GUEST COMMENTARY

Lehrer: Analysis, paralysis and Mountain View

Posted 6/21/22

Based upon the past few months of Recreation Centers of Sun City members repeatedly expressing their opinions, I feel it’s necessary that we all agree to take a break, enjoy summer and plan on returning to board business in the fall with the understanding that the Mountain View Center project has officially “left the station.”

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GUEST COMMENTARY

Lehrer: Analysis, paralysis and Mountain View

Posted

ased upon the past few months of Recreation Centers of Sun City members repeatedly expressing their opinions, I feel it’s necessary that we all agree to take a break, enjoy summer and plan on returning to board business in the fall with the understanding that the Mountain View Center project has officially “left the station.”

The board has made its decision and determined that the process started years ago and is moving forward. Period. No one can predict that the economy will improve, and the longer we wait, the longer it will take to get work done and return to having first-class amenities at our Mountain View location.

I believe that after all this time, we have reached what I like to refer to as “analysis paralysis” — the inability to make a decision due to over-thinking a problem. There comes a time when an individual or a group of individuals can have too much data. The result is endless wrangling over the upsides and the downsides of each and every option — and an inability to pick one.

As most of you know, I have been a staunch advocate when it comes to consistent collection of utilization data for all RCSC club and monitored activities. It’s hard to believe I would be opposed to too much data, but in this case, we need to stop the second-guessing and move forward. Two town hall meetings, a year of evaluation and discussion on the Long-Range Planning Committee and an ad hoc committee composed of RCSC members who represented all activities and sports at Mountain View have all contributed in creating a recommendation for the design of Mountain View. The board approved the recommendation and an architect was hired to create a conceptual plan.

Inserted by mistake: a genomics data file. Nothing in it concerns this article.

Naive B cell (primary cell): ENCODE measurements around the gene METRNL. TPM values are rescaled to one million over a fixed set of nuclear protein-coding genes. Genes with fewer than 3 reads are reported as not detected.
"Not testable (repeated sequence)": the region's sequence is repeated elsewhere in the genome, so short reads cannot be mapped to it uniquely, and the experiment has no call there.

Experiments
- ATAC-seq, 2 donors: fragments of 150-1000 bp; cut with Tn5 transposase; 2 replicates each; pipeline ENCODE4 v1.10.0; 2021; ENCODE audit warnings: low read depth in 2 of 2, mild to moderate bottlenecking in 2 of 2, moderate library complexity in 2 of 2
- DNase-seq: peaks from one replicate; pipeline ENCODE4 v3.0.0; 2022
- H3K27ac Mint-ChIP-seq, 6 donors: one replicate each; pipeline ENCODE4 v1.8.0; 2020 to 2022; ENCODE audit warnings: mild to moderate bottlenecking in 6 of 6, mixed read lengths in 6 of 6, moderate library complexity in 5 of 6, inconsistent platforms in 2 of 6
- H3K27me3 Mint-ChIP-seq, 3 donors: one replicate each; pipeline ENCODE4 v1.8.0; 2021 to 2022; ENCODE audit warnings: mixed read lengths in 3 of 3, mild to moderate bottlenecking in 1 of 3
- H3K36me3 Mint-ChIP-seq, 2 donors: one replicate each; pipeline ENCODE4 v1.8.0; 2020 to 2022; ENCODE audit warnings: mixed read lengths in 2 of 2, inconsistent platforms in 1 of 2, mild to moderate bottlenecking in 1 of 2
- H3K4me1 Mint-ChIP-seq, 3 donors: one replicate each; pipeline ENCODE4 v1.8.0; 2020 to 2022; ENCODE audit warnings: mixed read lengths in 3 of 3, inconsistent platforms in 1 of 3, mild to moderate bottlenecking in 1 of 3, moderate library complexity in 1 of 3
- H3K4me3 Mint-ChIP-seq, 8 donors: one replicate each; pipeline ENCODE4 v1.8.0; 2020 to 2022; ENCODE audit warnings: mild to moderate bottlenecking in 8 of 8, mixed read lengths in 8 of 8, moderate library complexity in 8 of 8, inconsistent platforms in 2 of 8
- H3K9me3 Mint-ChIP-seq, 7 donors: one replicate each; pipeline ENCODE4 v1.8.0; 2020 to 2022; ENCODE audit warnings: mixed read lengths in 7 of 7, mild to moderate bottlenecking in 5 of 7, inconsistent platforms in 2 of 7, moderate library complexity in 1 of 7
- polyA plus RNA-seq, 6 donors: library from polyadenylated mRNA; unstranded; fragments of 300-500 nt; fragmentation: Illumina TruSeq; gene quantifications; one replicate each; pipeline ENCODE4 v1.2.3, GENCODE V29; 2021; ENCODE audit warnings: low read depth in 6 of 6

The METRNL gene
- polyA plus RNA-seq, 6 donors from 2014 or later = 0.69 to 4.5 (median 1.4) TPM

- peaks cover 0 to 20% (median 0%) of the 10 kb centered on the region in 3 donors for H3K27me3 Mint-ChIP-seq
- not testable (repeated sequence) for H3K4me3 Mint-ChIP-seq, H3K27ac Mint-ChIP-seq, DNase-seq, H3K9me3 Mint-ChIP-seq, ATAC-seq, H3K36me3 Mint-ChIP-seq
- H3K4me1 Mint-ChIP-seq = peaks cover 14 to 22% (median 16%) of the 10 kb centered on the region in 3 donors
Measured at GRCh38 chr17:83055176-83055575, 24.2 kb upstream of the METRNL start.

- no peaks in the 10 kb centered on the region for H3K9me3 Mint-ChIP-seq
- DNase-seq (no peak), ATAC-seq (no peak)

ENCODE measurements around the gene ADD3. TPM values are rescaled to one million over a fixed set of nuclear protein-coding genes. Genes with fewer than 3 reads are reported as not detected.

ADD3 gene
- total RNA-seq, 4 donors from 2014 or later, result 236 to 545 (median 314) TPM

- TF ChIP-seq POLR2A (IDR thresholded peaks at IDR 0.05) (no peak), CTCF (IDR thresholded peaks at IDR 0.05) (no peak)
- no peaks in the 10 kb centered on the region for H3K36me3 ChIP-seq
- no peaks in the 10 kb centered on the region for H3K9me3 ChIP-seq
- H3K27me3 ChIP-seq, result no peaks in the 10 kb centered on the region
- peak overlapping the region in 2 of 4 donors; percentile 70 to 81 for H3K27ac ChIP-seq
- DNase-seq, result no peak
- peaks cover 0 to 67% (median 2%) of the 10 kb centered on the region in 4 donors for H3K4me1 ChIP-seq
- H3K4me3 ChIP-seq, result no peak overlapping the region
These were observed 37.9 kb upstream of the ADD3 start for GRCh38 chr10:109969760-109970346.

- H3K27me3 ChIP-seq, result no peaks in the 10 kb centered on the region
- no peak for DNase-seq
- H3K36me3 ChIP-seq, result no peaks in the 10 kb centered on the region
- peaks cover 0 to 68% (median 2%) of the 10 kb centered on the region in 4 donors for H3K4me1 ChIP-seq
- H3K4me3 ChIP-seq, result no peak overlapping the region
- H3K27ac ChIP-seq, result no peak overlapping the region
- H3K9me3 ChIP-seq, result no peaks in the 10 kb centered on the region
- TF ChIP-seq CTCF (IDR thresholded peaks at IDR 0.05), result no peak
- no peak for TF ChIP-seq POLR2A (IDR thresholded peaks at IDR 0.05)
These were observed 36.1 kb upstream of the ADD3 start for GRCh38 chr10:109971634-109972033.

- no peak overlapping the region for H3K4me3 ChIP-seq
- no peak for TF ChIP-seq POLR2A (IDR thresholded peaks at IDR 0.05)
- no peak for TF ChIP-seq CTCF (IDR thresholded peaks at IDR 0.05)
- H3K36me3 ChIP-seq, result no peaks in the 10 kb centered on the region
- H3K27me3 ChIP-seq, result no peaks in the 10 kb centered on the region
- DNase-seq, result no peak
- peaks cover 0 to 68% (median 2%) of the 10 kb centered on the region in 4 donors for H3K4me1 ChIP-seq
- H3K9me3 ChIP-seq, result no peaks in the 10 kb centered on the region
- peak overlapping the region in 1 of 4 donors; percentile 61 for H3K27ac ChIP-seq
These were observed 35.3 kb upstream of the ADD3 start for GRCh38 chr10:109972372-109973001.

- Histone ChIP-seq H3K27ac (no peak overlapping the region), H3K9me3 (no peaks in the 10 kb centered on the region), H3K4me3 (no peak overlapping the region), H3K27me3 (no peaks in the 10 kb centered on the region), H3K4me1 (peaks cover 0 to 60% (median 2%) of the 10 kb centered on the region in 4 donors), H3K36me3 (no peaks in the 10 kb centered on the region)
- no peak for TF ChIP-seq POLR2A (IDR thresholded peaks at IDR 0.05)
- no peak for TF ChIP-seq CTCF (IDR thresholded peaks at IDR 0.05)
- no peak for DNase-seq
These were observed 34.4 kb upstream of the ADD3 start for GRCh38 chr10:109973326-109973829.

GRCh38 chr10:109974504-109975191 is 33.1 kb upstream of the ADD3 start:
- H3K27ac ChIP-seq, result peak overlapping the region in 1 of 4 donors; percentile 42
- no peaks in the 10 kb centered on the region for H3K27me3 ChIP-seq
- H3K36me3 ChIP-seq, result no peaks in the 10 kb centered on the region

The conceptual plan was presented to the board and members, who commented on the lack and proximity of handicap accessible parking. As chairwoman of the Long-Range Planning Committee at the time, the lack of safety, security and access control in the architectural plan was also a huge red flag for me. These concerns brought forward by members were all legitimate. The plans went back to the architect for revision to address these issues.

Oh no! The revision to correct concerns of RCSC members now called for the rotation of a building to an area currently occupied by pickleball courts — and the rest is now part of our history. As a result, a small group of members has crafted numerous ploys and claimed a lack of transparency, all designed to delay or change the entire Mountain View project.

There has never been any secrecy or a lack of transparency around this project. There was only a design change that happened to interfere with the current pickleball accessibility. Acknowledging this, the board has been looking at options that would supplement the lost Mountain View courts. The Pickleball Club has been heavily involved in this planning and has overwhelmingly agreed with a potential court replacement solution.

Therefore, I respectfully ask that you trust and respect the process that has occurred and trust and respect your fellow members who dedicated their time and energies to determine what would be best for all. There may come a time when you’ll be involved in a similar project and will come to understand the investment and commitment made by these individuals who worked to serve the needs of everyone affected.

The Mountain View project is long overdue. It’s time to stop the “analysis paralysis” and move ahead.

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